Tiny is the most contested hero of the Major so far with a hundred percent pick and ban rate. Despite high popularity, or perhaps because of it, his winrate is very low, falling below 40%. Zeus is in a somewhat similar position: he was played in seven games, only winning one. Are the heroes actually overvalued or are there other reasons for their poor performance? Let’s take a look.
Tiny is often thought of as a flex pick: you can open him early and then adjust accordingly. This line of thinking doesn’t seem to reflect reality any longer, though, with core Tiny having an abysmal 20% winrate. The hero simply doesn’t seem to work as a midlaner, though it should be noted that a small sample size of five games is anything but conclusive.
Nonetheless, the trend is there and this is very surprising, given how Tiny has a rather easy time laning against most heroes. He has superior damage for last hitting, high scaling potential and tempo. He doesn’t get to farm the small camp as easily as most other midlaners due to his limited mana pool, but more often than not he makes up for it with wave creep last hits and denies.
The situation looks slightly better for support Tiny: 46% winrate across 13 games is a decent stat, especially for a hero that is being picked in the first phase a lot. Tiny has a very similar early game progression in the support role, typically rushing Blink Dagger and a lot of his success and failures can be attributed to whether he gets Blink Dagger in a timely manner.
There were no position one Tiny attempts at the Major so far either, though given the latest round of nerfs to this playstyle it is understandable. What isn’t though, is the 100% contest rate. The hero was let through in 18 games and was banned in 14.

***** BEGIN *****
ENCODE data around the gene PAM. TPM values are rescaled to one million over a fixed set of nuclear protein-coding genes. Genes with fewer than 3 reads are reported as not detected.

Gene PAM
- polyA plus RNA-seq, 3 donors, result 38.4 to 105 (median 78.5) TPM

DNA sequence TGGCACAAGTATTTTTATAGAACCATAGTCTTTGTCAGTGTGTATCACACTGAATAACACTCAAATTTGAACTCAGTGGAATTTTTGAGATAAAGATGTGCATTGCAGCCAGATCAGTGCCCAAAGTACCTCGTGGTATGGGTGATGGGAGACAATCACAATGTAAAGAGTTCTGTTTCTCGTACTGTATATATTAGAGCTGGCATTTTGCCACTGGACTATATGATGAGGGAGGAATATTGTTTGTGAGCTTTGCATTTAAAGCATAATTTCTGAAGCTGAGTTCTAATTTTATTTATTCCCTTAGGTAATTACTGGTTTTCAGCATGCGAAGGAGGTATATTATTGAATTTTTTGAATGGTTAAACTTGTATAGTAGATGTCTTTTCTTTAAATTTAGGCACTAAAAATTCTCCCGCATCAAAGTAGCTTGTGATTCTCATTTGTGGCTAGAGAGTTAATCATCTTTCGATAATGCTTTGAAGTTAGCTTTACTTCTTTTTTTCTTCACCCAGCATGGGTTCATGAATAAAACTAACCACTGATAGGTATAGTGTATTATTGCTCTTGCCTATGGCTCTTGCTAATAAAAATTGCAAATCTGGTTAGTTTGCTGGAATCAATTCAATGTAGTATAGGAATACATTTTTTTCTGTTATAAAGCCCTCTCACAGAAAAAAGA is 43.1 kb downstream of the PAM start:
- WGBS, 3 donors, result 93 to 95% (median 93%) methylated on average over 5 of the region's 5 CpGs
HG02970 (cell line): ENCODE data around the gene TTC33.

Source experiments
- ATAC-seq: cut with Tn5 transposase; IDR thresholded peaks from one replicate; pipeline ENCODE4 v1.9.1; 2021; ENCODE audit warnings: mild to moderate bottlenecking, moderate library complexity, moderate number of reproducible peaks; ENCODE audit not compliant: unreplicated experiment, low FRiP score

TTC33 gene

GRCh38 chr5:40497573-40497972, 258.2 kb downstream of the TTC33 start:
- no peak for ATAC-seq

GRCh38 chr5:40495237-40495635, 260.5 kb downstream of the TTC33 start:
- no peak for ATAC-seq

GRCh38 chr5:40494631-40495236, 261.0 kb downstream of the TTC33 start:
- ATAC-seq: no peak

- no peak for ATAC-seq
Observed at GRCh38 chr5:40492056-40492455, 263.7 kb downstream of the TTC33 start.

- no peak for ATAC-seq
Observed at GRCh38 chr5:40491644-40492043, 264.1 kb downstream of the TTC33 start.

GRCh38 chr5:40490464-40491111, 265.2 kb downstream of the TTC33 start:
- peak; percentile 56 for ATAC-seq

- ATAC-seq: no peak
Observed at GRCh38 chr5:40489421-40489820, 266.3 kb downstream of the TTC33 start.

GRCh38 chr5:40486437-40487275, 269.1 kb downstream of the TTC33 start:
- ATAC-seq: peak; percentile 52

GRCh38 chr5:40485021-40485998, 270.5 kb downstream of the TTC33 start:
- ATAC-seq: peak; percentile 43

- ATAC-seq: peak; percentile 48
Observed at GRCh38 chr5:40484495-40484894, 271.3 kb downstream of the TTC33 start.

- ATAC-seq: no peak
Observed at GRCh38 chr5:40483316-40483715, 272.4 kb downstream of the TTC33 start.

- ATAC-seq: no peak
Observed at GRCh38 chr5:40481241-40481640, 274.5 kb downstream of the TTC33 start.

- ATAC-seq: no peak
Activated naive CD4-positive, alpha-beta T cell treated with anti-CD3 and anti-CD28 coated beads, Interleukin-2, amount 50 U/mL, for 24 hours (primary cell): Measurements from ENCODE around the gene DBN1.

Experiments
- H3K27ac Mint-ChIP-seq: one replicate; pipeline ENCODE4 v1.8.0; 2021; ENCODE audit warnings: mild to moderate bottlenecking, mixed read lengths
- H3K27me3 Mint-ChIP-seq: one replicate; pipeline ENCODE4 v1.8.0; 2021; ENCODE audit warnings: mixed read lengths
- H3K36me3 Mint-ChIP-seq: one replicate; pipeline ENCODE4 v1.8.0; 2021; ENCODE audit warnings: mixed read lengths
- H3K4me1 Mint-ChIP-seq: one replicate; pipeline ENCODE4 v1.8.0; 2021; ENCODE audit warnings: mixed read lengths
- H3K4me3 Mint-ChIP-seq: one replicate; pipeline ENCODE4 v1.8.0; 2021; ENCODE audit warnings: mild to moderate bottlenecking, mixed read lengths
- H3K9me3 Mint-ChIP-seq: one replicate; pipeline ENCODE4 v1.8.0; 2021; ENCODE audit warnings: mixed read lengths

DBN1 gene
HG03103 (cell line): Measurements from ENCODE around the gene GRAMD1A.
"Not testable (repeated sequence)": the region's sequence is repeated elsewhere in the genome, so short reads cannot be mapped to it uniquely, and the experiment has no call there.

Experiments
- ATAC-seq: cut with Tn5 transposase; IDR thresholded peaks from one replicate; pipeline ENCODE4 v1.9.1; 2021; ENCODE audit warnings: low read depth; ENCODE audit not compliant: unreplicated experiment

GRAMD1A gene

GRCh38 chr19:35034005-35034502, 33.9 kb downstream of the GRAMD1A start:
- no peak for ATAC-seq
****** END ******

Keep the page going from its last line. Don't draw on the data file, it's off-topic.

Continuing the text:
Going forward we fully expect teams to start valuing Tiny less and for his pick+ban rate to drop. He makes a lot of sense as a greedy support hero: while his laning presence and initiation reliability cannot be compared to heroes like Marci and Earth Spirit, in the later portions of the game, past Blink Dagger purchase, he has the most powerful repositioning tool on top of a great AoE stun.
We also feel like his midlane popularity is going to decrease significantly. He can’t offer the same reliable control and utility as most other midlane heroes can and his initiation capabilities are almost identical to Tiny being played in a support role, only he can come online earlier.
While he does scale damage-wise, we feel like a lot of other mid heroes can scale almost as well or even better, while providing stronger magical damage output. It can be very important in the later stages of the game when Armor values on carry heroes become very high and their BKB duration becomes low: having a source of sustained magical damage is often a necessity for a successful fight.
Zeus was heralded as one of the most OP heroes coming into the Major, but it doesn’t look like he is too hot from stats alone. One victory across seven games is disheartening, to say the least. Seems like most players were ready to face Zeus in both mid and support positions.
Part of it is teams rediscoverting long-forgotten Pipe of Insight, which provides a very powerful aura against sustained magical damage. Wraith Pact was the defensive item of choice against burst damage, but the problem with it is that Zeus specifically has a very easy time staying outside of its effective range.
Part of it is cores and support purchasing more Infused Raindrops and not minding going for an early Cloak derivative. Sometimes supports even end the game with a casual Cloak, while carries purchase Mage Slayer. The latter can be a very good progression for the spare Oblivion Staff, after Echo Sabre is disassembled into BKB. And it’s not like it is a wasted slot, given a potential Bloodthorn progression later on.
All in all, we feel like Zeus is still going to be picked, but he is going to become a second, third stage hero. He can be very good against high armor, low HP characters like Terrorblade, but he can no longer be picked casually in the first phase: the surprise factor is gone and players learned to adapt both in terms of their itemization and their playstyle.